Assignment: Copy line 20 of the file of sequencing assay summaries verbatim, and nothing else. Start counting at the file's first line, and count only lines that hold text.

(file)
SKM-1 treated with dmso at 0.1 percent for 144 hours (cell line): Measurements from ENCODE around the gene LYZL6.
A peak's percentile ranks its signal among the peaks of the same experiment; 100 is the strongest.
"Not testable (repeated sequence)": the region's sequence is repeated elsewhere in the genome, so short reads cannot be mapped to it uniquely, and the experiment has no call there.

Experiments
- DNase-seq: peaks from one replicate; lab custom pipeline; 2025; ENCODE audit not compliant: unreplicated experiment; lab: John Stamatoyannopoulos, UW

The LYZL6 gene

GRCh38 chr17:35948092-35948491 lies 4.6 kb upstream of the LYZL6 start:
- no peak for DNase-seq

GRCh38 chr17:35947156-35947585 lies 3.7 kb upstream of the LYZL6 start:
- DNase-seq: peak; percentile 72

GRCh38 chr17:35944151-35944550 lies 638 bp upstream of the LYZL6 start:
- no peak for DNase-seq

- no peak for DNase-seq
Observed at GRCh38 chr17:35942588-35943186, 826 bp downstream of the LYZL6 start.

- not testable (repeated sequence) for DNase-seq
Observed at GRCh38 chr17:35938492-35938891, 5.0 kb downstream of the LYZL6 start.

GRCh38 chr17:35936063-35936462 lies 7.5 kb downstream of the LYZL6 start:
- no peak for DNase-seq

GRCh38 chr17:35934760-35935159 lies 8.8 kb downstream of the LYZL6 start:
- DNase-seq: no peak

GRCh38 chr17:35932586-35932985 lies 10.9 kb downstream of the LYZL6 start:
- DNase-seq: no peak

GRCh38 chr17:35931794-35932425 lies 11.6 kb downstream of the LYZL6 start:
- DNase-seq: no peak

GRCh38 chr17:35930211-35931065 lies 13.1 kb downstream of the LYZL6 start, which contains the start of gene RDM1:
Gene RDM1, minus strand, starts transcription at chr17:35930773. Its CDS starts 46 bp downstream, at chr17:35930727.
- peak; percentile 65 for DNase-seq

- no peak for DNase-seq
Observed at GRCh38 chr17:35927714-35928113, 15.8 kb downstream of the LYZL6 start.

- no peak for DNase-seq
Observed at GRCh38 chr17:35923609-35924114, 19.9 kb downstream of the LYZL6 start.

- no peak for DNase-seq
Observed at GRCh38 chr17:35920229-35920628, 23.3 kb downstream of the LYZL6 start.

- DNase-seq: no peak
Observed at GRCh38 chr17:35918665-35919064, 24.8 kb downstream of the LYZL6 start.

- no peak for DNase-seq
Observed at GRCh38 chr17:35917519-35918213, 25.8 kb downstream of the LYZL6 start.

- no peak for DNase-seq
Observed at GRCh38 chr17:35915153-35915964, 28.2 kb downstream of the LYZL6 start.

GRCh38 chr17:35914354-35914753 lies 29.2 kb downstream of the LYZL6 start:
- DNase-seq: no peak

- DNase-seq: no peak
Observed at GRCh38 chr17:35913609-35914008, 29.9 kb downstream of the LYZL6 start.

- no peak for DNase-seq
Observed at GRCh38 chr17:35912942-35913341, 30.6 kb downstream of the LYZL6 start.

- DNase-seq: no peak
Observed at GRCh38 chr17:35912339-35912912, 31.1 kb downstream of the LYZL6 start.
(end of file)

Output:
- DNase-seq: no peak